2A firm must ensure that the SRB agreement seller realises that there are other possible sources of information on the appropriate rental value for the property available to him, including local estate agents, local newspapers and on-line sites which carry advertisements for the rental of residential property in the customer's locality.
2There is no requirement for the property to be valued before making the pre-sale disclosures. However, MCOB 6.9.2 R requires that an independent valuation of the property be carried out before the provider supplies the customer with the written pre-offer document at Stage One (see MCOB 6.9.3 R).
2What constitutes "materially altered" requires consideration of the facts of each individual case. For example, a change in the proposed purchase or valuation price of the property should normally be regarded as material, as would the introduction of an additional charge applying to the regulated sale and rent back agreement when it did not previously.
If a firm has 1000 relevant debts under management and each of those debts is £10,000, the total value of the firm'srelevant debts under management is £10,000,000. If the firm does not carry on any other regulated activity to which another higher prudential resources requirement applies, its prudential resources requirement is £20,000. This is calculated as follows:(1) 0.25% x £5,000,000 = £12,500; and(2) 0.15% x £5,000,000 = £7,500.
If during the following year 20% (£200) of each relevant debt under management is paid off by the borrower or hirer leaving an outstanding balance of £800 on each relevant debt under management,and during that year the firm does not carry on debt adjusting in relation to any further debts due under credit agreements or consumer hire agreements, the total value of the firm'srelevant debt under management is £8,000,000. If the firm does not carry on any other regulated activity
A qualifying holding is a direct or indirect holding of a bank or building society in a non-financial undertaking which represents 10% or more of the capital or of the voting rights or which makes it possible to exercise a significant influence over the management of that undertaking.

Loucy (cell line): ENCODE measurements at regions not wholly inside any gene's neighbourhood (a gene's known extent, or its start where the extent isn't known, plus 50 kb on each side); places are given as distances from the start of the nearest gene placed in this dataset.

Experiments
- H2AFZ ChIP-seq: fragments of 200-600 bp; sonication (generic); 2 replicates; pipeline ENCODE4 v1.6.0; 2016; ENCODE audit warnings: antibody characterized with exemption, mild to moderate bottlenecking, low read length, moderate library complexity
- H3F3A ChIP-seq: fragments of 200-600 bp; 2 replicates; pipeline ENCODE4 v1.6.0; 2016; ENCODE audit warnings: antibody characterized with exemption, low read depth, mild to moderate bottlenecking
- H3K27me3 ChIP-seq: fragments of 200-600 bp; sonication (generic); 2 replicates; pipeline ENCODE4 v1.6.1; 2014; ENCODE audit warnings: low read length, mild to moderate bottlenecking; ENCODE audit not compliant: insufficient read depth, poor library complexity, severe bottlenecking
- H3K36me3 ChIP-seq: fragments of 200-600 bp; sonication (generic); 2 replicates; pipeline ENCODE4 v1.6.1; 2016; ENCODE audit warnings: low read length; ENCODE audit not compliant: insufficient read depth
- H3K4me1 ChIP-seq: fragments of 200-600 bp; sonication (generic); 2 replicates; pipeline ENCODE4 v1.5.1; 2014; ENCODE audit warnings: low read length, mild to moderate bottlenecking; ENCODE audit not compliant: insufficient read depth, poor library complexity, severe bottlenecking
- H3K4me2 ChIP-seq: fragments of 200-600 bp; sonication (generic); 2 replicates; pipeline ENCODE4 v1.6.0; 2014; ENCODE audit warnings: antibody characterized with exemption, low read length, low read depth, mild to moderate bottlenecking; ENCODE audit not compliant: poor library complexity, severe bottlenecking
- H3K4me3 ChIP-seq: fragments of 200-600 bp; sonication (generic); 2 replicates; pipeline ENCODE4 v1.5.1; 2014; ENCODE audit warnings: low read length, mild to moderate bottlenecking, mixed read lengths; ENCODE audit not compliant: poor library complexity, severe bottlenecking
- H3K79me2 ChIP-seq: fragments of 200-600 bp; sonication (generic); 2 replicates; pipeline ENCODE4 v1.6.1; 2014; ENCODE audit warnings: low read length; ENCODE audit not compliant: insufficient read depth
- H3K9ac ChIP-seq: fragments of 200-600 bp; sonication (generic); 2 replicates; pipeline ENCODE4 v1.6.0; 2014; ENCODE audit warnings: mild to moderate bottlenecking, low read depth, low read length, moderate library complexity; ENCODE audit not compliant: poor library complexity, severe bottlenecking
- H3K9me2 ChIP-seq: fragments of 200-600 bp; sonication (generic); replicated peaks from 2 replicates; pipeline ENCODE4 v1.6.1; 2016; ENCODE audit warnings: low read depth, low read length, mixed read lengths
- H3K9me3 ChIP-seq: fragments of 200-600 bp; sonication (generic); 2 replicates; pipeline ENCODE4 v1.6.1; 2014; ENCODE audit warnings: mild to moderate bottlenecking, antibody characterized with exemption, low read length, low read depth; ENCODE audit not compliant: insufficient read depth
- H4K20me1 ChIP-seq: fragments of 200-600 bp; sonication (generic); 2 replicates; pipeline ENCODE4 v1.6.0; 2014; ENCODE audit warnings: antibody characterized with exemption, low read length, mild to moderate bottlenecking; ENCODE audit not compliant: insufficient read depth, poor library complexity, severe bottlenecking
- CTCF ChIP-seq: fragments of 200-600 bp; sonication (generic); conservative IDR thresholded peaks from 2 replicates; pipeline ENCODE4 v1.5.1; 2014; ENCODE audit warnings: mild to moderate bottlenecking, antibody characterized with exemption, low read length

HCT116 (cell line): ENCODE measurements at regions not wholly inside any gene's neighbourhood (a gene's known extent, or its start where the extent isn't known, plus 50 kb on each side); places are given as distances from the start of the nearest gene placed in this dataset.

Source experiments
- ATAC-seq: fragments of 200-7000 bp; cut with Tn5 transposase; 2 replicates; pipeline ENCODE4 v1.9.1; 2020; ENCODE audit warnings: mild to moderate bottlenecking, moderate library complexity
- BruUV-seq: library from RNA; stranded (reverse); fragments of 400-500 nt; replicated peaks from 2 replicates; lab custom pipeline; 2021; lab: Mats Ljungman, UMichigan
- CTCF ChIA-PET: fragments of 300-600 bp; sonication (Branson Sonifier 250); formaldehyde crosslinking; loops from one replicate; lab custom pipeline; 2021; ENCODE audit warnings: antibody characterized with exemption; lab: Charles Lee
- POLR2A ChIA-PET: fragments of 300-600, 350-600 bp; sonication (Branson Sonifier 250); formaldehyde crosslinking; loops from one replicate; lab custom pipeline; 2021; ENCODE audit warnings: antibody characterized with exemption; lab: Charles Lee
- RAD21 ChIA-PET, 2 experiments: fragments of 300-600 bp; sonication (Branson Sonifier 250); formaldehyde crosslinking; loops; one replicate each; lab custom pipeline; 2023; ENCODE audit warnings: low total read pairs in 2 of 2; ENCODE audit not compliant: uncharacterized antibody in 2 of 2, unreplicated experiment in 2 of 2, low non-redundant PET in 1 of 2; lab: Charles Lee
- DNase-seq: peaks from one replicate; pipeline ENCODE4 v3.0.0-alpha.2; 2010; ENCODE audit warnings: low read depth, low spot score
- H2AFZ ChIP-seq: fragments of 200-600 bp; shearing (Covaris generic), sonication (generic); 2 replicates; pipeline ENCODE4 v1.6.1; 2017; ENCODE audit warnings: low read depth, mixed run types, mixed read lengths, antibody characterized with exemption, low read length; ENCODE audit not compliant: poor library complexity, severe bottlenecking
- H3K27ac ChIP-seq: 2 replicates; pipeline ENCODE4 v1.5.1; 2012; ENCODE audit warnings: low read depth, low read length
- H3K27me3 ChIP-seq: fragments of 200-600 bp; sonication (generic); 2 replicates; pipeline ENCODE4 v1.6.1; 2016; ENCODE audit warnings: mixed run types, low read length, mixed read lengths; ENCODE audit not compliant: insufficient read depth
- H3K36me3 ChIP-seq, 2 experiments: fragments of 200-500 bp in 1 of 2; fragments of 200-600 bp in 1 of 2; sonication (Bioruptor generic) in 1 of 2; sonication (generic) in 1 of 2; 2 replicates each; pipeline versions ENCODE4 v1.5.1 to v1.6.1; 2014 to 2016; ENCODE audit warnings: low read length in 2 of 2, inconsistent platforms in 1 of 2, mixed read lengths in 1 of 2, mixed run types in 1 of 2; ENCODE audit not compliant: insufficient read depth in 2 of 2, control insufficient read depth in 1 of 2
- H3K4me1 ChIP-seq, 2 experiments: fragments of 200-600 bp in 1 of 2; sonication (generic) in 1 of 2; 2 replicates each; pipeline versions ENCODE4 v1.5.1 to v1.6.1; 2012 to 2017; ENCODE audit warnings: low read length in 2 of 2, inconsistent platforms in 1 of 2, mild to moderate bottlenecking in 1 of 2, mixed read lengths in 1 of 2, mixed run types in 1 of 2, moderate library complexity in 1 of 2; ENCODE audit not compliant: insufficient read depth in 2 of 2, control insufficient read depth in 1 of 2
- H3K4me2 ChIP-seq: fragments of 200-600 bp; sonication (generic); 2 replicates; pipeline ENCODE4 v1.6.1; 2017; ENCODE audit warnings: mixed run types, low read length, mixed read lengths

(1) This paragraph gives guidance on how the calculation under GENPRU 2.2.214R (1) should be carried out where an insurance undertaking is accounted for using the embedded value method.(2) On acquisition, any "goodwill" element (that is, the difference between the acquisition value according to the embedded value method and the actual investment) should be deducted from tier one capital resources.(3) The embedded value should be deducted from the total of tier one capital resources
(1) The purpose of this section is to set out the requirements for a firm specified in SUP 16.16.1 R to report the outcomes of its prudent valuation assessments to the FCA4 and to do so in a standard format.255(2) The purpose of collecting this data on the prudent valuation assessments made by a firm is to assist the FCA4 in assessing the capital resources of firms, to enable the FCA4 to gain a wider understanding of the nature and sources of measurement uncertainty in fair-valued
(1) 5A firm to which this section applies must submit to the FCA4 quarterly (on a calendar year basis and not from a firm'saccounting reference date), within six weeks of each quarter end, a Prudent Valuation Return in respect of its fair-value assessments in the format set out in SUP 16 Annex 31A.2(2) [deleted]45555
(1) 1The purpose of LR 6.2.1R(2), LR 6.2.3R, and LR 6.3.1R is to ensure that the applicant has representative financial information throughout the period required by LR 6.2.1R(1) and LR 6.2.3R and to assist prospective investors to make a reasonable assessment of what the future prospects of the applicant’s business might be. Investors are then able to consider the applicant’s historical financial information in light of its particular competitive advantages, the outlook for the
(1) A valuer may be considered competent if he is a suitably qualified member of a professional body.(2) A valuer may be considered independent if:(a) the customer can choose the valuer subject to the firm objecting on reasonable grounds and to the valuer being competent;(b) he owes a duty of care to the customer in valuing the property; and(c) the customer has an appropriate remedy against him under a complaints procedure which allows the complaint to be referred to an independent
Systems and controls must include at least the following elements:(1) documented policies and procedures for the process of valuation (including clearly defined responsibilities of the various areas involved in the determination of the valuation, sources of market information and review of their appropriateness, frequency of independent valuation, timing of closing prices, procedures for adjusting valuations, month end and ad-hoc verification procedures); and(2) reporting lines
A firm must have clearly defined policies and procedures for overall management of the trading book. At a minimum these policies and procedures must address:(1) the activities the firm considers to be trading and as constituting part of the trading book for capital requirement purposes;(2) the extent to which a position can be marked-to-market daily by reference to an active, liquid two-way market;(3) for positions that are marked-to-model, the extent to which the firm can:(a)